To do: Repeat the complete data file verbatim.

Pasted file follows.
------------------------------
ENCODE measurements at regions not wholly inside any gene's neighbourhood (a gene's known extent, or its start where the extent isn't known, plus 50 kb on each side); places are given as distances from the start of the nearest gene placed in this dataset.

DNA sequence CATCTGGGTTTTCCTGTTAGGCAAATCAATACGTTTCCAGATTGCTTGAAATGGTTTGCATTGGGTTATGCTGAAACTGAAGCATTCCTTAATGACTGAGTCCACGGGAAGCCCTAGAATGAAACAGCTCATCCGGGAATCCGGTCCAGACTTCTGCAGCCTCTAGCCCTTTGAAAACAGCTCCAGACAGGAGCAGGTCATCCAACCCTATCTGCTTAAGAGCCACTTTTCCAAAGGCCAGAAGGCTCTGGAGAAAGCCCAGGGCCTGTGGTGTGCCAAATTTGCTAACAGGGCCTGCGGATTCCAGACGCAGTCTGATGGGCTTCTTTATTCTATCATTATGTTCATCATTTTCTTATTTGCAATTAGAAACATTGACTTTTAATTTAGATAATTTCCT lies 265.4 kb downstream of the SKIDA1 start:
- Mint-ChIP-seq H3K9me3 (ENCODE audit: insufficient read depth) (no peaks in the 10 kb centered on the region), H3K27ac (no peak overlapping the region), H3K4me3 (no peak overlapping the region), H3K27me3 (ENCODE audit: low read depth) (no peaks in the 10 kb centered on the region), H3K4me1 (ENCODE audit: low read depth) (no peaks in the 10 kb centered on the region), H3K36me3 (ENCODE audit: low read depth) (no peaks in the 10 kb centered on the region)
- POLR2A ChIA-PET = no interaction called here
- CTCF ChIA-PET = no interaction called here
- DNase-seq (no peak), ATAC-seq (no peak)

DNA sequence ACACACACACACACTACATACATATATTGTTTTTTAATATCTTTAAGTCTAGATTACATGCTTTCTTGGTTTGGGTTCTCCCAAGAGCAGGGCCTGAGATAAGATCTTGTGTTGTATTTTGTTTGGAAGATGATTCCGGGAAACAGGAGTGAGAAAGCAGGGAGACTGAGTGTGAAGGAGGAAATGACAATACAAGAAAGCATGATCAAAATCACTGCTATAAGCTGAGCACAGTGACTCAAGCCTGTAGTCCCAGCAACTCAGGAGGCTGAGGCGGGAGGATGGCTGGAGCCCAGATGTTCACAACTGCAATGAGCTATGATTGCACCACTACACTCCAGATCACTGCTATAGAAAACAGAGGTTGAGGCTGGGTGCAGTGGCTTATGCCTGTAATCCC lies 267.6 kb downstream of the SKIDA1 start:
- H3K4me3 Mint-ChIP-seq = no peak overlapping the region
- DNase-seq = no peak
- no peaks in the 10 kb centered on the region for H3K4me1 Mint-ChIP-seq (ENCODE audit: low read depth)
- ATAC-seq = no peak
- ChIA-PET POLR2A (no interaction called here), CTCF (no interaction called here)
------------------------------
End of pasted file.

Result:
ENCODE measurements at regions not wholly inside any gene's neighbourhood (a gene's known extent, or its start where the extent isn't known, plus 50 kb on each side); places are given as distances from the start of the nearest gene placed in this dataset.

DNA sequence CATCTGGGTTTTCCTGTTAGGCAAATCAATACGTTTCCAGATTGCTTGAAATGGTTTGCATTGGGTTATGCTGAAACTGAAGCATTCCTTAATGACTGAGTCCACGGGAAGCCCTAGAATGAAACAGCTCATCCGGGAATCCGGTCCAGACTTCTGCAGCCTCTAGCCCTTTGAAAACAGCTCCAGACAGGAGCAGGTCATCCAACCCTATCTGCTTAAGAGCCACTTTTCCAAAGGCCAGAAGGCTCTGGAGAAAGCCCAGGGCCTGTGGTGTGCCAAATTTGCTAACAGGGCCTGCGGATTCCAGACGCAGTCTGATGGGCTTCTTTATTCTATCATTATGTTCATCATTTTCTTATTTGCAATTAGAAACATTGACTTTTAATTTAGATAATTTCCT lies 265.4 kb downstream of the SKIDA1 start:
- Mint-ChIP-seq H3K9me3 (ENCODE audit: insufficient read depth) (no peaks in the 10 kb centered on the region), H3K27ac (no peak overlapping the region), H3K4me3 (no peak overlapping the region), H3K27me3 (ENCODE audit: low read depth) (no peaks in the 10 kb centered on the region), H3K4me1 (ENCODE audit: low read depth) (no peaks in the 10 kb centered on the region), H3K36me3 (ENCODE audit: low read depth) (no peaks in the 10 kb centered on the region)
- POLR2A ChIA-PET = no interaction called here
- CTCF ChIA-PET = no interaction called here
- DNase-seq (no peak), ATAC-seq (no peak)

DNA sequence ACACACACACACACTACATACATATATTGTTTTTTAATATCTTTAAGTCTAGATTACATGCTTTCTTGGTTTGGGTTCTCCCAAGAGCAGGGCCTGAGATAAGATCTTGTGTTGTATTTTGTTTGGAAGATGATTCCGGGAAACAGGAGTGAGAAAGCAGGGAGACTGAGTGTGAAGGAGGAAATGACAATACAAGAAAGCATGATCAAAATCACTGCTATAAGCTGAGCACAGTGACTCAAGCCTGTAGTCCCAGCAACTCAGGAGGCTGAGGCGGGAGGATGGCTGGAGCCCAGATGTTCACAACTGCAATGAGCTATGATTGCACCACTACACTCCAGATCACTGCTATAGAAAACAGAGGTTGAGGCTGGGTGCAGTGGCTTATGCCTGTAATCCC lies 267.6 kb downstream of the SKIDA1 start:
- H3K4me3 Mint-ChIP-seq = no peak overlapping the region
- DNase-seq = no peak
- no peaks in the 10 kb centered on the region for H3K4me1 Mint-ChIP-seq (ENCODE audit: low read depth)
- ATAC-seq = no peak
- ChIA-PET POLR2A (no interaction called here), CTCF (no interaction called here)